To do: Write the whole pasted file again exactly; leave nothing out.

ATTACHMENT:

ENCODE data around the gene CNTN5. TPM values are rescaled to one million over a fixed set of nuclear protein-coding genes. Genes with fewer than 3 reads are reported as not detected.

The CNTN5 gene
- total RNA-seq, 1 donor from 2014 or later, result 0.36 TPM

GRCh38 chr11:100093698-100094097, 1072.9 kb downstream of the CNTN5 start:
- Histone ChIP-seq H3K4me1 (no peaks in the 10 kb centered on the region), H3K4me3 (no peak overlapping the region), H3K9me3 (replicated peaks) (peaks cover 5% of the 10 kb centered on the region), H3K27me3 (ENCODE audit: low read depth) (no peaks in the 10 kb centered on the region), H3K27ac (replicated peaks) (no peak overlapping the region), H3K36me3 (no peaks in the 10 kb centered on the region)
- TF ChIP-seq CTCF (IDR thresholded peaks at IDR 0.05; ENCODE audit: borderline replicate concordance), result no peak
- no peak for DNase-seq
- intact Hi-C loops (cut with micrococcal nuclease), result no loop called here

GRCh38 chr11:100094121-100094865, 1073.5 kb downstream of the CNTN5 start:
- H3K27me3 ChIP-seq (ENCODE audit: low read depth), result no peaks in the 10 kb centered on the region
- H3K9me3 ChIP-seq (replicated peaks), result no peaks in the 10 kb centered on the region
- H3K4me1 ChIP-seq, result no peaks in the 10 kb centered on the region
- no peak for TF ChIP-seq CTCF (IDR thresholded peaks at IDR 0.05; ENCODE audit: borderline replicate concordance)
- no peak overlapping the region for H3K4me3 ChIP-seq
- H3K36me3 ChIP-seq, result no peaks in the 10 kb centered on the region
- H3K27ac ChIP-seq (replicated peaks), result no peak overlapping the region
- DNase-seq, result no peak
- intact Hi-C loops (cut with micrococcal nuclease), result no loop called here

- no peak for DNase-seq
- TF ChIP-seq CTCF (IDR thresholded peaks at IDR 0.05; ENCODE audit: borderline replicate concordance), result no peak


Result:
ENCODE data around the gene CNTN5. TPM values are rescaled to one million over a fixed set of nuclear protein-coding genes. Genes with fewer than 3 reads are reported as not detected.

The CNTN5 gene
- total RNA-seq, 1 donor from 2014 or later, result 0.36 TPM

GRCh38 chr11:100093698-100094097, 1072.9 kb downstream of the CNTN5 start:
- Histone ChIP-seq H3K4me1 (no peaks in the 10 kb centered on the region), H3K4me3 (no peak overlapping the region), H3K9me3 (replicated peaks) (peaks cover 5% of the 10 kb centered on the region), H3K27me3 (ENCODE audit: low read depth) (no peaks in the 10 kb centered on the region), H3K27ac (replicated peaks) (no peak overlapping the region), H3K36me3 (no peaks in the 10 kb centered on the region)
- TF ChIP-seq CTCF (IDR thresholded peaks at IDR 0.05; ENCODE audit: borderline replicate concordance), result no peak
- no peak for DNase-seq
- intact Hi-C loops (cut with micrococcal nuclease), result no loop called here

GRCh38 chr11:100094121-100094865, 1073.5 kb downstream of the CNTN5 start:
- H3K27me3 ChIP-seq (ENCODE audit: low read depth), result no peaks in the 10 kb centered on the region
- H3K9me3 ChIP-seq (replicated peaks), result no peaks in the 10 kb centered on the region
- H3K4me1 ChIP-seq, result no peaks in the 10 kb centered on the region
- no peak for TF ChIP-seq CTCF (IDR thresholded peaks at IDR 0.05; ENCODE audit: borderline replicate concordance)
- no peak overlapping the region for H3K4me3 ChIP-seq
- H3K36me3 ChIP-seq, result no peaks in the 10 kb centered on the region
- H3K27ac ChIP-seq (replicated peaks), result no peak overlapping the region
- DNase-seq, result no peak
- intact Hi-C loops (cut with micrococcal nuclease), result no loop called here

- no peak for DNase-seq
- TF ChIP-seq CTCF (IDR thresholded peaks at IDR 0.05; ENCODE audit: borderline replicate concordance), result no peak